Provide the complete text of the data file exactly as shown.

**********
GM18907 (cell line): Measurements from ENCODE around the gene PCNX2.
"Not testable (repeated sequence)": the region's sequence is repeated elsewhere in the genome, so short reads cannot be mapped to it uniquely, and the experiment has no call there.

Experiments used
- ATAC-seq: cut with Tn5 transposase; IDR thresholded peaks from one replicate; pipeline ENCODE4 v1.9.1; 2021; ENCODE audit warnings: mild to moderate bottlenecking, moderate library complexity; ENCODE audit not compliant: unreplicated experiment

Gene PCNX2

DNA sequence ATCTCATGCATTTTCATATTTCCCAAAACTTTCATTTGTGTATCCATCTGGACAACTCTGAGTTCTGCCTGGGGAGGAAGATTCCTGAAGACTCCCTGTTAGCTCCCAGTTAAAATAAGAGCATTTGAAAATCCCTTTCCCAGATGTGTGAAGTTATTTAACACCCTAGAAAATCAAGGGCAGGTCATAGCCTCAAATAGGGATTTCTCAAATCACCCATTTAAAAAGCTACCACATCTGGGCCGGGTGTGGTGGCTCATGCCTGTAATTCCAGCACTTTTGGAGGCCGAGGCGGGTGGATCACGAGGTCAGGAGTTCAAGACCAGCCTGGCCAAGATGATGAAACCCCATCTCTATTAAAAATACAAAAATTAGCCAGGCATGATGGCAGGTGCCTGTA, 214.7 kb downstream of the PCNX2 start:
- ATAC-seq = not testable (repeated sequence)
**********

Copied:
GM18907 (cell line): Measurements from ENCODE around the gene PCNX2.
"Not testable (repeated sequence)": the region's sequence is repeated elsewhere in the genome, so short reads cannot be mapped to it uniquely, and the experiment has no call there.

Experiments used
- ATAC-seq: cut with Tn5 transposase; IDR thresholded peaks from one replicate; pipeline ENCODE4 v1.9.1; 2021; ENCODE audit warnings: mild to moderate bottlenecking, moderate library complexity; ENCODE audit not compliant: unreplicated experiment

Gene PCNX2

DNA sequence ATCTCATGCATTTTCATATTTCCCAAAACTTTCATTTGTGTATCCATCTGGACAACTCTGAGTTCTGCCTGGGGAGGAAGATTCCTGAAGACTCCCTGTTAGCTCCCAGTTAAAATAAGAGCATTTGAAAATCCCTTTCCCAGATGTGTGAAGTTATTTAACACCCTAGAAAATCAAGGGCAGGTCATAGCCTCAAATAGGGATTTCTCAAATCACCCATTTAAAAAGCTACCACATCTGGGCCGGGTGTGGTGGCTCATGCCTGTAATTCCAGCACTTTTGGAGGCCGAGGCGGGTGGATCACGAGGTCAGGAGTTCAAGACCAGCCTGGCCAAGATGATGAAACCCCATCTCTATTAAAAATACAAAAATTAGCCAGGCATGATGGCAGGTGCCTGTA, 214.7 kb downstream of the PCNX2 start:
- ATAC-seq = not testable (repeated sequence)